The big news for businesses is the reduction in corporate income tax rates. C Corporations previously were subject to graduated rates starting at 15%, rapidly increasing to 35%. Under the Tax Cuts and Jobs Act, signed into law December 22, 2017 the new corporate tax rate is a flat 21%.
The depreciation rules have drastically changed and are too complicated for this brief blog, but most depreciable assets you purchase (as in 100%) will most likely be deductible in the year of purchase, if you so choose. Section 179 depreciation has doubled to $1 million and first year Bonus Depreciation is 100% on new and used assets. There are still limitations on automobiles, though, so don’t go out and buy that Ferrari you’ve always wanted!
Now that I’ve shared the good news, let’s move on to the not so good news! Previously business interest was deductible. For tax years beginning after Dec. 31, 2017, every business, with average gross receipts of over $25 million, regardless of its form, is generally subject to a disallowance of a deduction for net interest expense over 30% of the business’s adjusted taxable income. The net interest expense disallowance is determined at the tax filer level. However, a special rule applies to pass-through entitles, which requires the determination to be made at the entity level, for example, at the partnership level instead of the partner level. Business interest can be carried forward indefinitely.
For Net Operating Losses arising in tax years ending after Dec. 31, 2017, the loss is limited to 80% of taxable income and, except in very rare cases, can only be carried forward.
Like-Kind Exchanges after December 31, 2017, will only be allowed for real property that is not held primarily for sale. Deferral of gain through a like-kind exchange on personal property, such as work vehicles will no longer be available.
Business can no longer deduct entertainment expenses. That means no more expensing your golf, sporting events, movie tickets or concerts! In addition, the 50% meal deduction has expanded to include meals provided by the employer on business premises. This basically means meals provided for the convenience of the employer, previously considered de minimus fringe benefits and deductible, are now cut in half.
Employee achievement awards, in cash, cash equivalents, gift cards, vacations, meals, etc. unless specifically included as in income on the employees W-2 will no longer be deductible.
The limit on excessive employee remuneration continues at $1 million dollars. However, the exceptions have tightened up so that most compensation falls under this rule.
One of the more complicated portions of this new act deals with pass-through entities. Most small businesses in the U.S. are pass-through entities which typically are Partnerships, S Corporations and Sole Proprietors reporting on Schedule C’s.
If your business is a pass-through entity, there is a new tax deduction of up to 20% of your net income. There are two limitations for all businesses:
- The deduction cannot exceed 50% of wages paid by the trade or business
- The deduction cannot exceed 25% of wages paid by the trade or business plus 2.5 percent of the original tax cost of certain depreciable assets (which is a capital limitation).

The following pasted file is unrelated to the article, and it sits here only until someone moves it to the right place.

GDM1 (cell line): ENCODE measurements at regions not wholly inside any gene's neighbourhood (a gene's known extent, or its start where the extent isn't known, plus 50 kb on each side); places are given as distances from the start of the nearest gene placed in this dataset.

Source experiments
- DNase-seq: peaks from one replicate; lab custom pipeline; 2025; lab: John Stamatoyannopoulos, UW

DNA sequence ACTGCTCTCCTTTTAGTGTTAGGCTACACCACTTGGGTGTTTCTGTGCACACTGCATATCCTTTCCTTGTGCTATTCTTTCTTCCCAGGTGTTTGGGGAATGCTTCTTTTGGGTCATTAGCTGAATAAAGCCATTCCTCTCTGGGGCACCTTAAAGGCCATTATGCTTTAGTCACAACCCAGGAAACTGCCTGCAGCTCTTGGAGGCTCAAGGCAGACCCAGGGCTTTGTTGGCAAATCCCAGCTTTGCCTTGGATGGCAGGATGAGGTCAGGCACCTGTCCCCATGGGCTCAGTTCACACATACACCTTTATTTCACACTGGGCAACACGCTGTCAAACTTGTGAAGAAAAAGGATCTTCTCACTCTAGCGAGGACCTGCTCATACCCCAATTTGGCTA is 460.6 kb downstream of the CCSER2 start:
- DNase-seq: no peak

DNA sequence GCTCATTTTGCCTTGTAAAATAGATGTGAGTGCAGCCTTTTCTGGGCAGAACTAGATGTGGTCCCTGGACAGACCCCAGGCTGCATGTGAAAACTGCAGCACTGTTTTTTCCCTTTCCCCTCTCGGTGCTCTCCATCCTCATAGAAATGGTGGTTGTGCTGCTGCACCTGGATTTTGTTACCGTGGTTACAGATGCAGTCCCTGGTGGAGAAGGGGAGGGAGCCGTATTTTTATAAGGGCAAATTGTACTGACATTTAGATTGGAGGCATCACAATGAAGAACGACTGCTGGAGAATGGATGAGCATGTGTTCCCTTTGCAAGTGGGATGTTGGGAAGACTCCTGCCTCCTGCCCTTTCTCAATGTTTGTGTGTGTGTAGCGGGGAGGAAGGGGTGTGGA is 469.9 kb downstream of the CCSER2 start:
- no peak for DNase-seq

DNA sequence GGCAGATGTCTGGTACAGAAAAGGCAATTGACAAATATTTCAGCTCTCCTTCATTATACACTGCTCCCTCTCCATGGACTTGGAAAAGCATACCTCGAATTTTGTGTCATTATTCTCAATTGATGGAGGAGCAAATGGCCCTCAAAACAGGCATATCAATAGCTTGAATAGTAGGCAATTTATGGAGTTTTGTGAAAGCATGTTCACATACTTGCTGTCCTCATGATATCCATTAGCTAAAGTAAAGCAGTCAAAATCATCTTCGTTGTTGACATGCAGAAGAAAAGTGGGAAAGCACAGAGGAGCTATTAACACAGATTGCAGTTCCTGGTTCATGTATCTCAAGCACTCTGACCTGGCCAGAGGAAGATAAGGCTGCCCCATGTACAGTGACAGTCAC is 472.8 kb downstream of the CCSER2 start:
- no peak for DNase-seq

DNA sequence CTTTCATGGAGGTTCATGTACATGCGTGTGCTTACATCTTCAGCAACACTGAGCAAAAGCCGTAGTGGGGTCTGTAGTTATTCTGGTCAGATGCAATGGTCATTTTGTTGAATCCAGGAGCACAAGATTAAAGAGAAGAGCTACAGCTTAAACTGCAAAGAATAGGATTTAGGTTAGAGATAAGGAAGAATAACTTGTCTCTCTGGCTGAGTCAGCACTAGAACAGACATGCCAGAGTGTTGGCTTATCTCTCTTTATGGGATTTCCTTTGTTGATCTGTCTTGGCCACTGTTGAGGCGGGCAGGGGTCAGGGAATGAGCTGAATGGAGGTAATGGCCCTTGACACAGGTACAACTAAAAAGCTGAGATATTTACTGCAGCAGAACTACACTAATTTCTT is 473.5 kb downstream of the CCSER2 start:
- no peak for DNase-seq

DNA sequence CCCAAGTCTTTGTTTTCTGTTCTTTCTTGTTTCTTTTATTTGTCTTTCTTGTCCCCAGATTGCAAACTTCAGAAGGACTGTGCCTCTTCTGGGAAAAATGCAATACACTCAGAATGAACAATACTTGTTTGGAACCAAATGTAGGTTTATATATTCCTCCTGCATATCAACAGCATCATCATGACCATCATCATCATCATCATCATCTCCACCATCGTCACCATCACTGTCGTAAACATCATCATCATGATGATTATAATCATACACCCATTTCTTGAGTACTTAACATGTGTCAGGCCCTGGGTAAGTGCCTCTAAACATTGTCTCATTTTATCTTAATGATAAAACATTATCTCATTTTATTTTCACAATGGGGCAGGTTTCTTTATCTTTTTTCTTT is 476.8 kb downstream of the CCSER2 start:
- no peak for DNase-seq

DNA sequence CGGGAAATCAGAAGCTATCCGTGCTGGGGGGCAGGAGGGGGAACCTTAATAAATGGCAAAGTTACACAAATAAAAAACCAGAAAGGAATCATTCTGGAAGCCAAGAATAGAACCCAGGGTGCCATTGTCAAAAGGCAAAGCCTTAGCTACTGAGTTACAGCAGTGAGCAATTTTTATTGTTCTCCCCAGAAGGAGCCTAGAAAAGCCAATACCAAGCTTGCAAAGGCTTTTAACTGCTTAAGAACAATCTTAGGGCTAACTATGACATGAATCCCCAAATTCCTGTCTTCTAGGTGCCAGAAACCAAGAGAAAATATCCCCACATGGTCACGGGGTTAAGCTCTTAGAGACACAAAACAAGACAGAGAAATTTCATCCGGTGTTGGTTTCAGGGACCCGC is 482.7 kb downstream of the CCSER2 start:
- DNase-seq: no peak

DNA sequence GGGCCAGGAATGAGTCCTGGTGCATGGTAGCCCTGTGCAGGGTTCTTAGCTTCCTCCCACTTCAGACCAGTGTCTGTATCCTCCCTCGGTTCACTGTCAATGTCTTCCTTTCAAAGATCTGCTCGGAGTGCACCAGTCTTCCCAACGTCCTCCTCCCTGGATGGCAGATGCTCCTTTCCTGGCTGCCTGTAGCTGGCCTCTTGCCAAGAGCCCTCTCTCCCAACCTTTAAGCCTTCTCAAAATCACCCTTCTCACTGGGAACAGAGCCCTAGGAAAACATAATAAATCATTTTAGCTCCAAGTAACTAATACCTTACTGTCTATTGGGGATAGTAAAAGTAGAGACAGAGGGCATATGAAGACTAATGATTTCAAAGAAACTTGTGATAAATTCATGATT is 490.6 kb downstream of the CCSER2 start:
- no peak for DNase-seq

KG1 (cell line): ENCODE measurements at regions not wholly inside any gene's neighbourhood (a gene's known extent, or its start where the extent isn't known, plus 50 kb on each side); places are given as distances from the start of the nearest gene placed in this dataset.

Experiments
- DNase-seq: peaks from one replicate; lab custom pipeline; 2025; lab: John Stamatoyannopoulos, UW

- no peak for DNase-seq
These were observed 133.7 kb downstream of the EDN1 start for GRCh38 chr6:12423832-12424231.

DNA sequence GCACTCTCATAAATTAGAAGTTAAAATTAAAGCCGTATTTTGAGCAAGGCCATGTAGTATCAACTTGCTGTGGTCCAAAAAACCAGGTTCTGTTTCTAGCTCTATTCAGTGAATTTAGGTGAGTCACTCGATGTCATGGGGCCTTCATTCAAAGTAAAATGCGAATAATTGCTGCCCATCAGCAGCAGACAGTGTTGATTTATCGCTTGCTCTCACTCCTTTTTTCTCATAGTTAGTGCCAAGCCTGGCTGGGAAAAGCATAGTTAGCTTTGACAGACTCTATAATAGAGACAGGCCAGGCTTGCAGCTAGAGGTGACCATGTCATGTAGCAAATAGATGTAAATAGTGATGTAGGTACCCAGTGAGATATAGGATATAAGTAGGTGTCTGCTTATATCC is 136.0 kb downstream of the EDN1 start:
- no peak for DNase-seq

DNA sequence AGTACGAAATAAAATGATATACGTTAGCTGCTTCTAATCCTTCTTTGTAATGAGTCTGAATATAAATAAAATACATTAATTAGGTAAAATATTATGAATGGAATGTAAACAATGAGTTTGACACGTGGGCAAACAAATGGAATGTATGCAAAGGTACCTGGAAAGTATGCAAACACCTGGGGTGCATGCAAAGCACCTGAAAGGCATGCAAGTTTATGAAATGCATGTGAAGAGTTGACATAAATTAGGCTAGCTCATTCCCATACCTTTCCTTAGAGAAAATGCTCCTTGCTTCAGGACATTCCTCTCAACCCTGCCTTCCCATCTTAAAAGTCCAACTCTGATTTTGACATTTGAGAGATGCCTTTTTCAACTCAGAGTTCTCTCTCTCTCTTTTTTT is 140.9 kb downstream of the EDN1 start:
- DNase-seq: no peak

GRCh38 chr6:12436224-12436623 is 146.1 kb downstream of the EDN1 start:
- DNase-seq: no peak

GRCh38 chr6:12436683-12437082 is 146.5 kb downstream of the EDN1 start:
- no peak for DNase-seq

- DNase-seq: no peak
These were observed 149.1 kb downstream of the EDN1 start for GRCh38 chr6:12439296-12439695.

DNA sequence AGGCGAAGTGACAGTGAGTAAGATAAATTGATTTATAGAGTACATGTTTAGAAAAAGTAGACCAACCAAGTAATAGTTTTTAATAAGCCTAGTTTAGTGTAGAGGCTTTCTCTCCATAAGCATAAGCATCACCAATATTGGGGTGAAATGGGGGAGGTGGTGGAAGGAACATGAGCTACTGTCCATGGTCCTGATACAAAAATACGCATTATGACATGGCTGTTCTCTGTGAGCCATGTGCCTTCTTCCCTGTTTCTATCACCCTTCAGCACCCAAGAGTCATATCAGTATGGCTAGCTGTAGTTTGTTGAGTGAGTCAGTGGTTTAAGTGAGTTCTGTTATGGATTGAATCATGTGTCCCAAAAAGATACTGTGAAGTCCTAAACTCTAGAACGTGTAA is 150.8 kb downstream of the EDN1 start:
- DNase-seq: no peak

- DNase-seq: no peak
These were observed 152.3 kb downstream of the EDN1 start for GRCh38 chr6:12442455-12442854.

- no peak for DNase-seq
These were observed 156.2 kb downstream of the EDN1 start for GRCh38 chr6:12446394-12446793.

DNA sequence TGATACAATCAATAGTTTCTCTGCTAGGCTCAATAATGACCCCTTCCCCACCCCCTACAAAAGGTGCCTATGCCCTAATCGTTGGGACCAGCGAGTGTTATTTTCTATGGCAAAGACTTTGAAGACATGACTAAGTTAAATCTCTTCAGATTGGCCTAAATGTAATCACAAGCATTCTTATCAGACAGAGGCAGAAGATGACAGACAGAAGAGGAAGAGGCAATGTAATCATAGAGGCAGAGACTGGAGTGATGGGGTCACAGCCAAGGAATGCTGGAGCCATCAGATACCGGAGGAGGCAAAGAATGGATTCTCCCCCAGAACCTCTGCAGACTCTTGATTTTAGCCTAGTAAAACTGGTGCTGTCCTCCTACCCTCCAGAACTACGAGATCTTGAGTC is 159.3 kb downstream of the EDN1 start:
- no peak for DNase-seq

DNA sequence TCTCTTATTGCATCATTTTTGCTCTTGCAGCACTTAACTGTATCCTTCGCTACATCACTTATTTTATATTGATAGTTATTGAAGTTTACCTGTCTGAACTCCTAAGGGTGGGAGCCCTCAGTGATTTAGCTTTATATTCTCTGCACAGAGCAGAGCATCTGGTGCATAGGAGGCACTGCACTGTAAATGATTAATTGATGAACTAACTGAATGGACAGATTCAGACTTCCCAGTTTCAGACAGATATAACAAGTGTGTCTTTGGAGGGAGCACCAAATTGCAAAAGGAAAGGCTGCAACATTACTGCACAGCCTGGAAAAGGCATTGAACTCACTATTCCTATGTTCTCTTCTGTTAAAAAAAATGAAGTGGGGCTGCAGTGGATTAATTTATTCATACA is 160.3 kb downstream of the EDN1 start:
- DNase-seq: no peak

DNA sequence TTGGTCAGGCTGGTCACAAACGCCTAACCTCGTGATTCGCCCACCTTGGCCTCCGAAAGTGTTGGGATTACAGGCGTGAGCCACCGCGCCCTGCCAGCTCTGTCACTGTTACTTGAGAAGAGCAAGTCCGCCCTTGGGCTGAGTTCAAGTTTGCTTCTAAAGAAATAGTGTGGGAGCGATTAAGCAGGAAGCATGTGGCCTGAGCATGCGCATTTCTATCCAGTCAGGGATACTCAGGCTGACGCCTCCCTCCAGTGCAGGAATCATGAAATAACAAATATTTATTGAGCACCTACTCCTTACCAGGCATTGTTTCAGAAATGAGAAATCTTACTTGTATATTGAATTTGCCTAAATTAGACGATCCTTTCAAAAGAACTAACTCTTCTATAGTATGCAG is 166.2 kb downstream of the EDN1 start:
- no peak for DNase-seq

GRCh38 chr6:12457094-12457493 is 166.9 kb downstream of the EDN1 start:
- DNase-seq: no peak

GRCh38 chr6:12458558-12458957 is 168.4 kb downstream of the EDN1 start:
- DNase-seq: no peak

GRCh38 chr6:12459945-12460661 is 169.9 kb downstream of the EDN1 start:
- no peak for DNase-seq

For businesses considered “exceptions,” this 20% deduction phases out when taxable income of the individual exceeds $157,500 for those filing single and $315,000 for those filing married joint.
The businesses considered exceptions are “any trade or businesses involving the performance of services in the fields of health, law, accounting, actuarial science, performing arts, consulting, athletics, financial services or any trade or business where the principal asset of such trade or business is the reputation or skill of 1 or more of its employees.” The act specifically excludes engineers, architects, and those whose service consists of investing and investment management trading, or dealing in securities, partnership interests, or commodities!
This business deduction is good news for all pass-through entities. And for those owning businesses considered exceptions (which includes middle-income veterinary practice owners). You will get the 20% deduction, subject to the income limitations mentioned above of $157,500 (single) and $315,000 (MFJ).
I have also been asked if, due to the reduction in corporate tax rates, if you should consider changing your S Corporation to a C Corporation. I do not recommend it. There are too many down-sides. First, the dividends you take are not a deduction to the corporation and they are taxable to you, resulting in double taxation of 21% plus whatever you pay personally. Second, the only way to take money out of a C Corporation to avoid double taxation is through compensation. Every compensation dollar you take will incur payroll tax. With the S Corporation, you can take a reasonable salary and the remainder may be taken as distributions avoiding payroll tax and double taxation.
I will say however, that now is the time (after tax season), to ask your accountant if it makes sense to operate as an LLC or an S Corporation. In some cases, depending on your tax rate, the new 20% business deduction may give you more bang for your buck, than the savings in self-employment tax from being an S Corporation.
As you can see, this wasn’t necessarily a simplification act for business, but for most businesses, even veterinary practices, it is beneficial.
Please let me know if you have any questions. There’s a lot of changes with this act, and the really fun part is that it all goes back to the way it was before in 8 years!